Key The Metal Idol
Mima Tokiko doesn't even look like a regular 13-year-old. Pale, emotionless, with only the most distant of voices, she seems like a robot struggling to gain humanity. In fact, she is. From her creation, her doting "grandfather" has been helping her to grow, in body and spirit. But now he is gone, leaving only one cryptic clue: make 30,000 friends, and she will be truly human. What does this impossible-seeming task really mean? How does one make so many friends, especially when she is a lonely android unknowing of the human heart? What is her connection with the idol singer Utsuse Miho? And what is the real purpose of the one named "Key"?
Experiments are exciting. Nameless machinery flickering, lightning strikes, mad cackling and that's just the animé studio before even anything remotely scientific has crossed the minds of the huddled pioneers ready to embark on their narrative adventure. The excitement is important since experiments are risky. I think all of us who have plumbed even the shallow end of the animé pool have come across a show, maybe just a single episode OVA, that could only be matched in experimentation by how badly it failed, its adventure only matched by its folly and the black hole it left in the pockets of its funders. It's mad to innovate, to push boundaries, but it's what artists do. Artists will always dream, always reach further than their audience may well be willing to go, but sometimes it works - sometimes there are dreams that make it to the screen and they pour out beautifully like fine paint rather than in graceless splodges. Key the Metal Idol is that beautiful dream.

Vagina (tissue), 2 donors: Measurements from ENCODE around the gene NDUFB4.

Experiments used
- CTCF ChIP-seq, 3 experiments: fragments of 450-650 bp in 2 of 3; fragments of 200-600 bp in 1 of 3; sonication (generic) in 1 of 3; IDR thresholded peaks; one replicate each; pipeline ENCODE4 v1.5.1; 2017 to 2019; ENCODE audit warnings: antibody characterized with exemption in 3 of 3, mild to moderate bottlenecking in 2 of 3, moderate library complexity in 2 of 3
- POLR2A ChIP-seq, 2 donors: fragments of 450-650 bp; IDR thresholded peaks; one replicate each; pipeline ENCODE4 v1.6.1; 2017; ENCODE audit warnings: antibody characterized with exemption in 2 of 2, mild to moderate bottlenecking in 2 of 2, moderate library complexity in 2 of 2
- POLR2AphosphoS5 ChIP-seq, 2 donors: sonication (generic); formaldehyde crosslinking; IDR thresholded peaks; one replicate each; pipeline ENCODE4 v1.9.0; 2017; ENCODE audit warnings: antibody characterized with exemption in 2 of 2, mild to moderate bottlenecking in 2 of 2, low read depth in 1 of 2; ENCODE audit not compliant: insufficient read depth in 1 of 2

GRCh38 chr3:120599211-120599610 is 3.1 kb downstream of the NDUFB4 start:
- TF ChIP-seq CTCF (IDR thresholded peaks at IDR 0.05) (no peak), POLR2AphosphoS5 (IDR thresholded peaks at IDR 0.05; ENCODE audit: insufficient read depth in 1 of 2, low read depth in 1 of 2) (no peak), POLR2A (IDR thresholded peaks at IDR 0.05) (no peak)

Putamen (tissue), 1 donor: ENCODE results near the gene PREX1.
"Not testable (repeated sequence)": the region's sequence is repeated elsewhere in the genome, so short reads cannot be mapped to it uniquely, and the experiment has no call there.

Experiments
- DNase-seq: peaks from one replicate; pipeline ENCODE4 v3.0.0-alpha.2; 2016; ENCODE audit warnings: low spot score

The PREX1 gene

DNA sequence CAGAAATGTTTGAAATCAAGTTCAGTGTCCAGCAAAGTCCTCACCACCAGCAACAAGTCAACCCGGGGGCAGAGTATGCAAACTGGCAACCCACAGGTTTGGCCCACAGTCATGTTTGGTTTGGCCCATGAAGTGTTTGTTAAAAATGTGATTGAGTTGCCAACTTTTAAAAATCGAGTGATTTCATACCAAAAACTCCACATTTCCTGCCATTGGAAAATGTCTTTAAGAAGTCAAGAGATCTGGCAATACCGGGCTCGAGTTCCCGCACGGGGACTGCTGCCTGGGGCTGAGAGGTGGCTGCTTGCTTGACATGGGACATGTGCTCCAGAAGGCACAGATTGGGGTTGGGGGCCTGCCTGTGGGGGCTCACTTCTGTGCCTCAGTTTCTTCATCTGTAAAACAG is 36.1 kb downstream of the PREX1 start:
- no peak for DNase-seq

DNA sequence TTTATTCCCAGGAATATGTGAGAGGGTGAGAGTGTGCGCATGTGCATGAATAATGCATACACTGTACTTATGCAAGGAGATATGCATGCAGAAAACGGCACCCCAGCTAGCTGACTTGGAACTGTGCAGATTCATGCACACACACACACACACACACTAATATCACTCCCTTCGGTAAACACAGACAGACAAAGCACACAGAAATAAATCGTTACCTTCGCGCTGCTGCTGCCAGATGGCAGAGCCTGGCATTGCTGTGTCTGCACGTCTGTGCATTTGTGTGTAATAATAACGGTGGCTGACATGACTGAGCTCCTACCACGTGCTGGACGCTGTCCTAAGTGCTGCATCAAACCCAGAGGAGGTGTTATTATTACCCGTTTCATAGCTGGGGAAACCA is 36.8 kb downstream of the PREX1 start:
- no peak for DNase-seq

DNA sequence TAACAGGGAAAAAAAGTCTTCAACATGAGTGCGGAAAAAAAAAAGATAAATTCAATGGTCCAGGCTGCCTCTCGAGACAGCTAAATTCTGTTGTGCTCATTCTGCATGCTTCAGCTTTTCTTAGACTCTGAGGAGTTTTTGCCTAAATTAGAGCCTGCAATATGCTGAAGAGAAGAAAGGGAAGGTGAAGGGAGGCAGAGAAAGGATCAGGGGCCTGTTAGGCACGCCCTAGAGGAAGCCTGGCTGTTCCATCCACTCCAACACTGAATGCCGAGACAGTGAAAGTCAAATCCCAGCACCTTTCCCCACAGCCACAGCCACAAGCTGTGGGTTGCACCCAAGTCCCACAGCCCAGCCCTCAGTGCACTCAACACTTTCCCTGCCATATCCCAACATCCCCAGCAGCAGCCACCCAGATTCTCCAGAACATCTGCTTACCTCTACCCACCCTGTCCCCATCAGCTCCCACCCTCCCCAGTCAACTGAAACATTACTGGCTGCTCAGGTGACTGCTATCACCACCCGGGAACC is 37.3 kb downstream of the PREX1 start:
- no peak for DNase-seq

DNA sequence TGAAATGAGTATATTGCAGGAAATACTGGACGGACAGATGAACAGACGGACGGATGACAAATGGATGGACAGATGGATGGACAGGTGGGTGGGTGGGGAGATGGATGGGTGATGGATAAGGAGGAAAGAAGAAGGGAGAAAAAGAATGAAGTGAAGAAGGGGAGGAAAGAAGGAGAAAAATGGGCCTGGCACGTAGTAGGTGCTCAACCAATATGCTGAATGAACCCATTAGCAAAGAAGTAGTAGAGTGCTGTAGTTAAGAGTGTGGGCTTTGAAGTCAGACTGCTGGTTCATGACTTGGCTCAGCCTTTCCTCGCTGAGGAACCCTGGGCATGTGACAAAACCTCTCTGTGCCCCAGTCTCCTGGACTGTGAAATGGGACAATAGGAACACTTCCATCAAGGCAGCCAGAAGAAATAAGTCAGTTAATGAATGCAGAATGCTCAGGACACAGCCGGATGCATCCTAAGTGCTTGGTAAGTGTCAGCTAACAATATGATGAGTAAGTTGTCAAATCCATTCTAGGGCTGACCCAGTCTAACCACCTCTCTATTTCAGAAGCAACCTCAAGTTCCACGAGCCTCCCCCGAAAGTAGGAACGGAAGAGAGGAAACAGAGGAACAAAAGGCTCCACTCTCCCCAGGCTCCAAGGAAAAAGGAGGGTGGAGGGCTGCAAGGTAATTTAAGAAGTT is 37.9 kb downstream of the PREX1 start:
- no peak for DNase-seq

I suspect you don't know Hiroaki Sato. Don't worry, neither does Wikipedia. I certainly didn't. Aside from various work doing art or animation, the occasional script is all that exists of his work. I'm not even sure if I can find a picture of the man - he is not even the most famous Hiroaki Sato in Japan! Yet here we have his experiment. He wrote it, he directed it, it was his brainchild and he called it Key the Metal Idol. What experiment, you may ask? The first thing you will notice about this show is that it is not a television show: Fifteen episodes all originally found on VHS released back in the dark, distant Pre-Evangelion era of 1994 to the Pre-Lain era of 1997. Its very composition is bizarre, having thirteen normal episodes then two movie length closing episodes. The show also has a narrative split that consists of episodes one to seven being the 'First Program', eight to thirteen being the 'Second Program' and fourteen and fifteen being the 'Third Program' and the 'Final Program' respectively - and there is a very definite split in each of these 'arcs'.